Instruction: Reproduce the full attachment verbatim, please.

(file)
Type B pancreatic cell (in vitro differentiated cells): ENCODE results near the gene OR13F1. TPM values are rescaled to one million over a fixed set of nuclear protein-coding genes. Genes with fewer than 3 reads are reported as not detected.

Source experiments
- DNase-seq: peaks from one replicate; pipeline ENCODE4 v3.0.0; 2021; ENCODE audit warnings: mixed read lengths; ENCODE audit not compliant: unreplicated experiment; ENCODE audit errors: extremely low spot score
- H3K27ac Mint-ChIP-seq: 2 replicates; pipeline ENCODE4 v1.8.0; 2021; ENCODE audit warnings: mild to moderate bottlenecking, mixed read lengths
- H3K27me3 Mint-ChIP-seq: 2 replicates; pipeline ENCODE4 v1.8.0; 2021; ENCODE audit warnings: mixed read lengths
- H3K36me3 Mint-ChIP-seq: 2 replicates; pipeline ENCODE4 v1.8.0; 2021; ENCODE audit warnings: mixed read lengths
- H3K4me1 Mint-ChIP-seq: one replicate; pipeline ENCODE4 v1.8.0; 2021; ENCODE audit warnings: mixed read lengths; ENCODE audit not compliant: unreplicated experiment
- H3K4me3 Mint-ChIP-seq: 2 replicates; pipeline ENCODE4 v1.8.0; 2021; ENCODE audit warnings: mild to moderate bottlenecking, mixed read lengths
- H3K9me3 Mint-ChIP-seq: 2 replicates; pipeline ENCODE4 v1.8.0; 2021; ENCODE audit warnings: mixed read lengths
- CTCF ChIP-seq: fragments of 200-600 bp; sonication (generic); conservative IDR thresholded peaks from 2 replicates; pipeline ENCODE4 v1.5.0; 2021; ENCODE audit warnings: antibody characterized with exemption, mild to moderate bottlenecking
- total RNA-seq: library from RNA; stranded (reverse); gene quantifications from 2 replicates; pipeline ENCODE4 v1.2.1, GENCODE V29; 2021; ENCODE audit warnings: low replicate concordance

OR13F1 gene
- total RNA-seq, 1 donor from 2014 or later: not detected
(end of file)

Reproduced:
Type B pancreatic cell (in vitro differentiated cells): ENCODE results near the gene OR13F1. TPM values are rescaled to one million over a fixed set of nuclear protein-coding genes. Genes with fewer than 3 reads are reported as not detected.

Source experiments
- DNase-seq: peaks from one replicate; pipeline ENCODE4 v3.0.0; 2021; ENCODE audit warnings: mixed read lengths; ENCODE audit not compliant: unreplicated experiment; ENCODE audit errors: extremely low spot score
- H3K27ac Mint-ChIP-seq: 2 replicates; pipeline ENCODE4 v1.8.0; 2021; ENCODE audit warnings: mild to moderate bottlenecking, mixed read lengths
- H3K27me3 Mint-ChIP-seq: 2 replicates; pipeline ENCODE4 v1.8.0; 2021; ENCODE audit warnings: mixed read lengths
- H3K36me3 Mint-ChIP-seq: 2 replicates; pipeline ENCODE4 v1.8.0; 2021; ENCODE audit warnings: mixed read lengths
- H3K4me1 Mint-ChIP-seq: one replicate; pipeline ENCODE4 v1.8.0; 2021; ENCODE audit warnings: mixed read lengths; ENCODE audit not compliant: unreplicated experiment
- H3K4me3 Mint-ChIP-seq: 2 replicates; pipeline ENCODE4 v1.8.0; 2021; ENCODE audit warnings: mild to moderate bottlenecking, mixed read lengths
- H3K9me3 Mint-ChIP-seq: 2 replicates; pipeline ENCODE4 v1.8.0; 2021; ENCODE audit warnings: mixed read lengths
- CTCF ChIP-seq: fragments of 200-600 bp; sonication (generic); conservative IDR thresholded peaks from 2 replicates; pipeline ENCODE4 v1.5.0; 2021; ENCODE audit warnings: antibody characterized with exemption, mild to moderate bottlenecking
- total RNA-seq: library from RNA; stranded (reverse); gene quantifications from 2 replicates; pipeline ENCODE4 v1.2.1, GENCODE V29; 2021; ENCODE audit warnings: low replicate concordance

OR13F1 gene
- total RNA-seq, 1 donor from 2014 or later: not detected